I was reading the tutorial located here:

http://faq.cprogramming.com/cgi-bin/...&id=1073086407

and there appear to be some errors. Here is the relevant part:

Removing the std:: specifiers, the random number code for the first method is:Quote:

This code shows two methods to use the high order bits of rand() by calculating the high value of the range with RAND_MAX and then dividing the call to rand() by the result. The point where 1 is added to RAND_MAX is important to note, this forces the range of random numbers to be 1 through 10 instead of 0 through 9.Code:`#include <iostream>`

#include <cstdlib>

#include <ctime>

int main()

{

std::srand ( (unsigned int)std::time ( 0 ) );

std::cout<< std::rand() / ( RAND_MAX / 10 + 1 ) <<std::endl;

std::cout<< (int)( (double)std::rand() / ( RAND_MAX + 1 ) * 10 ) <<std::endl;

return 0;

}

rand() / (RANDMAX / 10 + 1)

Let's suppose RANDMAX is 500. If rand() returns 1, then the result is:

1 / (500 / 10 + 1) = 1/51

which because of integer arithmetic produces 0. As a consequence, if rand() returns any number less than 51, the answer is 0, and it creates the mapping:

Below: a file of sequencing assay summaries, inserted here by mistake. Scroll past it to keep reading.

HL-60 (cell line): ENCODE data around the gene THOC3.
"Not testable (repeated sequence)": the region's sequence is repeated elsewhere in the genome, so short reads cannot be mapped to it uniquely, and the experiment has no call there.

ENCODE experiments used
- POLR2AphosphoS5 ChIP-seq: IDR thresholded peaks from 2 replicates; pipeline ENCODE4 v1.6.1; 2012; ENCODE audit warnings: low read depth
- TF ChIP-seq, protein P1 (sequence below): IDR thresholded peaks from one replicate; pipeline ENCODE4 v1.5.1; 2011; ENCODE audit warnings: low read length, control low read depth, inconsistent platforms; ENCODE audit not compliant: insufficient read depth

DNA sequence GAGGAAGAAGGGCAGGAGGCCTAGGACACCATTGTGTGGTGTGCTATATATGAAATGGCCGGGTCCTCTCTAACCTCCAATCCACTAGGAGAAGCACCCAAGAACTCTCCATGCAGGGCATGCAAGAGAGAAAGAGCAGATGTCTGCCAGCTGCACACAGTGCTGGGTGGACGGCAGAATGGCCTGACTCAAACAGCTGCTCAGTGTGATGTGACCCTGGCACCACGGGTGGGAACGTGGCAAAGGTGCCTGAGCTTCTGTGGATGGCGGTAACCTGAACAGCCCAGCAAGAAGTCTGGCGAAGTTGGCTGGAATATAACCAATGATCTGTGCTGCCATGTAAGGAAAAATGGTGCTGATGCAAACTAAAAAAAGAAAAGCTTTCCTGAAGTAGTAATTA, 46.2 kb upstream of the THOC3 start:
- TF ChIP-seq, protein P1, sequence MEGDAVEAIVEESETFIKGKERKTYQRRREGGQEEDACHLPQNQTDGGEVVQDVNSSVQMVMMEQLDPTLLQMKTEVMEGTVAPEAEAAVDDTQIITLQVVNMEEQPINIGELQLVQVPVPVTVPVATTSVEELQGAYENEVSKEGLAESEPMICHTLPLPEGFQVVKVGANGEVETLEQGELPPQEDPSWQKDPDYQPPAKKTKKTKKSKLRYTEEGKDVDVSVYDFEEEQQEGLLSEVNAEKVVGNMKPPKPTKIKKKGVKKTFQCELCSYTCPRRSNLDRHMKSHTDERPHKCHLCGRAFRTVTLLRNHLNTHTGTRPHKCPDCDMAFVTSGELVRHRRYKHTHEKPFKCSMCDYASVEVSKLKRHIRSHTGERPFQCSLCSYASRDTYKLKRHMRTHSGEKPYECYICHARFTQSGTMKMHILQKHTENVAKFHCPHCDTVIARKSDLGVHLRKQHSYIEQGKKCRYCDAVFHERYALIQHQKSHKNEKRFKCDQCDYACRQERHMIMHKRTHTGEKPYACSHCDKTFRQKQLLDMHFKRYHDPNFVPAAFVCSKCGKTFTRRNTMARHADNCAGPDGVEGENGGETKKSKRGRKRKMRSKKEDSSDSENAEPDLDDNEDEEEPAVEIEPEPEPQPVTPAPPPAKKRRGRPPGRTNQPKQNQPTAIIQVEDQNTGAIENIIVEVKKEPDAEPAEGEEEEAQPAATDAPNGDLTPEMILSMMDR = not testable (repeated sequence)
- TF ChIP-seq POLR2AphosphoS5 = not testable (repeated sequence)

0 - 50 ---> 0

If rand() returns 51, then the result is 1. Due to integer arithmetic, the result will continue to be 1 until the numerator reaches 102, giving this mapping:

0 - 50 -----> 0

51 - 101 --> 1

If you continue figuring out the ranges, you will come up with this:

0 - 50 -----> 0

51 - 101 --> 1

102 - 152 -> 2

153 - 203 -> 3

204 - 254 -> 4

..

..

..

459 - 500 -> 9

First of all, you can see that the numbers produced are 0-9, not 1-10 as the tutorial seems to imply. In addition, all the ranges of numbers contain 51 numbers except the range 459 - 500, which contains only 42 numbers. That means the number 9 is less likely to be produced by the calculation, which means the calculation will not produce random numbers between 0 and 9.

The second method seems to suffer from similar problems. If RAND_MAX is equal to 500 and rand() returns 1, then the calculation produces:

1.0 / 501 * 10 = .02

and when you cast that to an int, you get 0.

The ranges are a little better, but the first range has 51 numbers, while the other ranges have 50 numbers. That makes it more likely the number 0 will be produced over any other number.

0 - 50 -----> 0

51 - 100 --> 1

101 - 150 -> 2

151 - 200 -> 3

201 - 250 -> 4

..

..

..

451 - 500 -> 9

Also, when I test out the code, I get the same number everytime, which must mean the seed is the same everytime I run the code. Why doesn't that work?